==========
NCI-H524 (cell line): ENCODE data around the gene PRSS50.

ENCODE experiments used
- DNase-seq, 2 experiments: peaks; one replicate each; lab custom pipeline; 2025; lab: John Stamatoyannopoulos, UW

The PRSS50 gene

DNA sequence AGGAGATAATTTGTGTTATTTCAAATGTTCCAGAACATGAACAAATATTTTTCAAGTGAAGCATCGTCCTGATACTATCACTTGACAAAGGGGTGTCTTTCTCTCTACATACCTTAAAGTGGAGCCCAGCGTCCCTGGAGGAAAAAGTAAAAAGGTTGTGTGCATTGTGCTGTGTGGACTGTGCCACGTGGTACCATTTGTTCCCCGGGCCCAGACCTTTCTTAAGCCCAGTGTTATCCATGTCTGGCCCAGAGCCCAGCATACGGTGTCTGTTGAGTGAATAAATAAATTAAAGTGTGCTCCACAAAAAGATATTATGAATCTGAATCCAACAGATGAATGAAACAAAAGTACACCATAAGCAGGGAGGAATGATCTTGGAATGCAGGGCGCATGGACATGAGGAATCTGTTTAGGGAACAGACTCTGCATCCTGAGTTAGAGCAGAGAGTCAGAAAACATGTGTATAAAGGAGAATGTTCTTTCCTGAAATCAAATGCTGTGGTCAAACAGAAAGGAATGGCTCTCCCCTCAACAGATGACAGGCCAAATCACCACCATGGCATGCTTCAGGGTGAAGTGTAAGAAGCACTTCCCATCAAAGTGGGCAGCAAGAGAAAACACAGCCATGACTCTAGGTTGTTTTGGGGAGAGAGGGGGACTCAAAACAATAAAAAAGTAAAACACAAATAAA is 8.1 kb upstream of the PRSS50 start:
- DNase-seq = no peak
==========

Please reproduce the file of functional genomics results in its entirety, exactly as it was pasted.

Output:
NCI-H524 (cell line): ENCODE data around the gene PRSS50.

ENCODE experiments used
- DNase-seq, 2 experiments: peaks; one replicate each; lab custom pipeline; 2025; lab: John Stamatoyannopoulos, UW

The PRSS50 gene

DNA sequence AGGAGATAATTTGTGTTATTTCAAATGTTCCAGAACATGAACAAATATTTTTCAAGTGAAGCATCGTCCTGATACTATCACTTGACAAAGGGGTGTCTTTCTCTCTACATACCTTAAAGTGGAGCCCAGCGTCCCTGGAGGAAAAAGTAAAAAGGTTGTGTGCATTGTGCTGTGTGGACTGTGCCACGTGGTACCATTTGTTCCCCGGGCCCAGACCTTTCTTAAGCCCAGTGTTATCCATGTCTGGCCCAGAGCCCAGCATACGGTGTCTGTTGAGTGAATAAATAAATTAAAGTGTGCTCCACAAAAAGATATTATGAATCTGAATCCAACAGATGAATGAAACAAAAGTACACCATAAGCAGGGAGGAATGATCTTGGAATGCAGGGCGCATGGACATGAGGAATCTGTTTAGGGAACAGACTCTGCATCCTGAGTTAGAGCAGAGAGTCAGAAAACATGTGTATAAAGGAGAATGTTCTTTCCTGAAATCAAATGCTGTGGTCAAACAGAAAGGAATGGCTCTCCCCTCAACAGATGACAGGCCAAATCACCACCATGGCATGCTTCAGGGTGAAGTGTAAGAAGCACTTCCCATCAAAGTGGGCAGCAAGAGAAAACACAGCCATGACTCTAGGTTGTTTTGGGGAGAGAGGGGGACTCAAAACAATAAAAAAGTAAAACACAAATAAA is 8.1 kb upstream of the PRSS50 start:
- DNase-seq = no peak